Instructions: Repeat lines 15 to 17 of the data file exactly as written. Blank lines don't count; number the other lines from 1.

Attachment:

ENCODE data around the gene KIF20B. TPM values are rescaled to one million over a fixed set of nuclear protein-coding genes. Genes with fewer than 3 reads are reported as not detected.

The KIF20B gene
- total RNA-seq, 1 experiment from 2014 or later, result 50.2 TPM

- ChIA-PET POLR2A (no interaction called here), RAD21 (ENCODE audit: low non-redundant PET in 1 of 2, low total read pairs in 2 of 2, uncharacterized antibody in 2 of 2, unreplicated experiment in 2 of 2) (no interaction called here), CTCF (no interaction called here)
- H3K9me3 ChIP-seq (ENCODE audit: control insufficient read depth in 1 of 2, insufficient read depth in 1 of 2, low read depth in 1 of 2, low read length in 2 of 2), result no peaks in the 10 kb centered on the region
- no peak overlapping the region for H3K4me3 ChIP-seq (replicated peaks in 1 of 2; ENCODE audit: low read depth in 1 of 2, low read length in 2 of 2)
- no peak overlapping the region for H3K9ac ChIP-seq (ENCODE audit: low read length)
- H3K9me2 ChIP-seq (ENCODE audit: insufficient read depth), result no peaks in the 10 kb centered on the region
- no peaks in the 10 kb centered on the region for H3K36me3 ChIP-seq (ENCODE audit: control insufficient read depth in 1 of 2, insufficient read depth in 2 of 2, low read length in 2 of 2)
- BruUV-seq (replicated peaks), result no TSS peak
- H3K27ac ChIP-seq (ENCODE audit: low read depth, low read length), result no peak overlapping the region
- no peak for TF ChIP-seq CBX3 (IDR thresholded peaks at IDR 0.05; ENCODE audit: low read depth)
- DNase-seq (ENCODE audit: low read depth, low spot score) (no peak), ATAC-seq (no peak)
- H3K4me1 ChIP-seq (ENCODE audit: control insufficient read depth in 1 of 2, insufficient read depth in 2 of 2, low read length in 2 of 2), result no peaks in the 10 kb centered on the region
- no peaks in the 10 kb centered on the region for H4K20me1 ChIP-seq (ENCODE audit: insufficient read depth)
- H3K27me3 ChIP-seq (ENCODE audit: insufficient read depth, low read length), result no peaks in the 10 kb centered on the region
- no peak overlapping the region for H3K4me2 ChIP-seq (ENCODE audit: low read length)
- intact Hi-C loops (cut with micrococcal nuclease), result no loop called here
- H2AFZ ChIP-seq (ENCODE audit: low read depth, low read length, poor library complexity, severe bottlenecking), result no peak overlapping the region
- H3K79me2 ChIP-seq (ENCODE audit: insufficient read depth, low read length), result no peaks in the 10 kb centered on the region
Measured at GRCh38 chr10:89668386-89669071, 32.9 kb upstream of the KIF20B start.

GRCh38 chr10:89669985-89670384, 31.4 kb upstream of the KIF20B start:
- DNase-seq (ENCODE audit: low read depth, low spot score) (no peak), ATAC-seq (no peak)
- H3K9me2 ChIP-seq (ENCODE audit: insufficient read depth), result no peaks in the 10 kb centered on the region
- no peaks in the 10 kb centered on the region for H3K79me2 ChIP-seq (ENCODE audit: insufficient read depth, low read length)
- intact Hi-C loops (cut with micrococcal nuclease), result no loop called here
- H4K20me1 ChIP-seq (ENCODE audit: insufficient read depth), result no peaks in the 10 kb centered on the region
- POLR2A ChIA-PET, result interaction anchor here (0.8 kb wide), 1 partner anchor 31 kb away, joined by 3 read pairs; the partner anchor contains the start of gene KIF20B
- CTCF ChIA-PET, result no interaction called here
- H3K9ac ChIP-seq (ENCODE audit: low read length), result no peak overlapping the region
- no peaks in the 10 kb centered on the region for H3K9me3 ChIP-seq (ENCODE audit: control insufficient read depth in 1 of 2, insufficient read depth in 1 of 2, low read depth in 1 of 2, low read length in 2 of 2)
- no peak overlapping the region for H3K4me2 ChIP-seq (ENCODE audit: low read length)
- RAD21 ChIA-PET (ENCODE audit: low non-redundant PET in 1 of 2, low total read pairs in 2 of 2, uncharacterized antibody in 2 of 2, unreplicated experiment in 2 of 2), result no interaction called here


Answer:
- no peaks in the 10 kb centered on the region for H4K20me1 ChIP-seq (ENCODE audit: insufficient read depth)
- H3K27me3 ChIP-seq (ENCODE audit: insufficient read depth, low read length), result no peaks in the 10 kb centered on the region
- no peak overlapping the region for H3K4me2 ChIP-seq (ENCODE audit: low read length)